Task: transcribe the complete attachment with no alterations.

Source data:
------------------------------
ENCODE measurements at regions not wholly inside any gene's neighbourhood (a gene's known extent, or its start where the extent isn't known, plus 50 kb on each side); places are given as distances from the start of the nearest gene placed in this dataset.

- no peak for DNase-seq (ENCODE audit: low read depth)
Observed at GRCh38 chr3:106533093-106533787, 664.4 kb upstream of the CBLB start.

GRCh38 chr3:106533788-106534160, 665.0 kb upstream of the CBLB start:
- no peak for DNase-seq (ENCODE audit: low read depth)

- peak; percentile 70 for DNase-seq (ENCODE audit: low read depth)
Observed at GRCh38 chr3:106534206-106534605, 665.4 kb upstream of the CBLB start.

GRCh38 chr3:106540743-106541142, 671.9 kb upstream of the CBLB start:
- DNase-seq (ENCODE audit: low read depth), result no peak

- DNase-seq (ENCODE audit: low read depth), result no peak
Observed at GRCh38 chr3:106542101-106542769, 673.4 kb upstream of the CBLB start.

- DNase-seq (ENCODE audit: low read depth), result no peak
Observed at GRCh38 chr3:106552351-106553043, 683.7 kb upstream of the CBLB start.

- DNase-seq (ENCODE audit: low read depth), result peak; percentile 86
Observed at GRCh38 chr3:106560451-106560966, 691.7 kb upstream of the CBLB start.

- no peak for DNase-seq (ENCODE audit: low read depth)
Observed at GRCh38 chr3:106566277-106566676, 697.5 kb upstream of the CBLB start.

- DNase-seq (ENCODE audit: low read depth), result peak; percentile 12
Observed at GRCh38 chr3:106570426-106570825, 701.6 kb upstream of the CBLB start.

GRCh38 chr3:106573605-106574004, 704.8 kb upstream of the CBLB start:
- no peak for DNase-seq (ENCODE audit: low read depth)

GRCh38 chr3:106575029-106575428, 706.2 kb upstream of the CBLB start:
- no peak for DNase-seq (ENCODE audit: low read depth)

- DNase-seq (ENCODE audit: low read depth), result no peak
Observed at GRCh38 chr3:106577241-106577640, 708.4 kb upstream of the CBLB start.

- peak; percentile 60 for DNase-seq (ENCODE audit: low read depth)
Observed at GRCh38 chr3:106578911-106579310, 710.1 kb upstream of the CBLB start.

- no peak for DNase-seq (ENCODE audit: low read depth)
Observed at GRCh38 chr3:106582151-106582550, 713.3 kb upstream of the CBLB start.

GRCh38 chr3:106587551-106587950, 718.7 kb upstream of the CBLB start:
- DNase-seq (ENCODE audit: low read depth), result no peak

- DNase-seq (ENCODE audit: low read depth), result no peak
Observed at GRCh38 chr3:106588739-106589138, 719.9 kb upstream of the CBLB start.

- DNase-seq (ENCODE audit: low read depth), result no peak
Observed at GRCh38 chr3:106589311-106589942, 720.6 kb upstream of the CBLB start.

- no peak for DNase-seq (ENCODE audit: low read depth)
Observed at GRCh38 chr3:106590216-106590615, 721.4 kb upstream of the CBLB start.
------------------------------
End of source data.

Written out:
ENCODE measurements at regions not wholly inside any gene's neighbourhood (a gene's known extent, or its start where the extent isn't known, plus 50 kb on each side); places are given as distances from the start of the nearest gene placed in this dataset.

- no peak for DNase-seq (ENCODE audit: low read depth)
Observed at GRCh38 chr3:106533093-106533787, 664.4 kb upstream of the CBLB start.

GRCh38 chr3:106533788-106534160, 665.0 kb upstream of the CBLB start:
- no peak for DNase-seq (ENCODE audit: low read depth)

- peak; percentile 70 for DNase-seq (ENCODE audit: low read depth)
Observed at GRCh38 chr3:106534206-106534605, 665.4 kb upstream of the CBLB start.

GRCh38 chr3:106540743-106541142, 671.9 kb upstream of the CBLB start:
- DNase-seq (ENCODE audit: low read depth), result no peak

- DNase-seq (ENCODE audit: low read depth), result no peak
Observed at GRCh38 chr3:106542101-106542769, 673.4 kb upstream of the CBLB start.

- DNase-seq (ENCODE audit: low read depth), result no peak
Observed at GRCh38 chr3:106552351-106553043, 683.7 kb upstream of the CBLB start.

- DNase-seq (ENCODE audit: low read depth), result peak; percentile 86
Observed at GRCh38 chr3:106560451-106560966, 691.7 kb upstream of the CBLB start.

- no peak for DNase-seq (ENCODE audit: low read depth)
Observed at GRCh38 chr3:106566277-106566676, 697.5 kb upstream of the CBLB start.

- DNase-seq (ENCODE audit: low read depth), result peak; percentile 12
Observed at GRCh38 chr3:106570426-106570825, 701.6 kb upstream of the CBLB start.

GRCh38 chr3:106573605-106574004, 704.8 kb upstream of the CBLB start:
- no peak for DNase-seq (ENCODE audit: low read depth)

GRCh38 chr3:106575029-106575428, 706.2 kb upstream of the CBLB start:
- no peak for DNase-seq (ENCODE audit: low read depth)

- DNase-seq (ENCODE audit: low read depth), result no peak
Observed at GRCh38 chr3:106577241-106577640, 708.4 kb upstream of the CBLB start.

- peak; percentile 60 for DNase-seq (ENCODE audit: low read depth)
Observed at GRCh38 chr3:106578911-106579310, 710.1 kb upstream of the CBLB start.

- no peak for DNase-seq (ENCODE audit: low read depth)
Observed at GRCh38 chr3:106582151-106582550, 713.3 kb upstream of the CBLB start.

GRCh38 chr3:106587551-106587950, 718.7 kb upstream of the CBLB start:
- DNase-seq (ENCODE audit: low read depth), result no peak

- DNase-seq (ENCODE audit: low read depth), result no peak
Observed at GRCh38 chr3:106588739-106589138, 719.9 kb upstream of the CBLB start.

- DNase-seq (ENCODE audit: low read depth), result no peak
Observed at GRCh38 chr3:106589311-106589942, 720.6 kb upstream of the CBLB start.

- no peak for DNase-seq (ENCODE audit: low read depth)
Observed at GRCh38 chr3:106590216-106590615, 721.4 kb upstream of the CBLB start.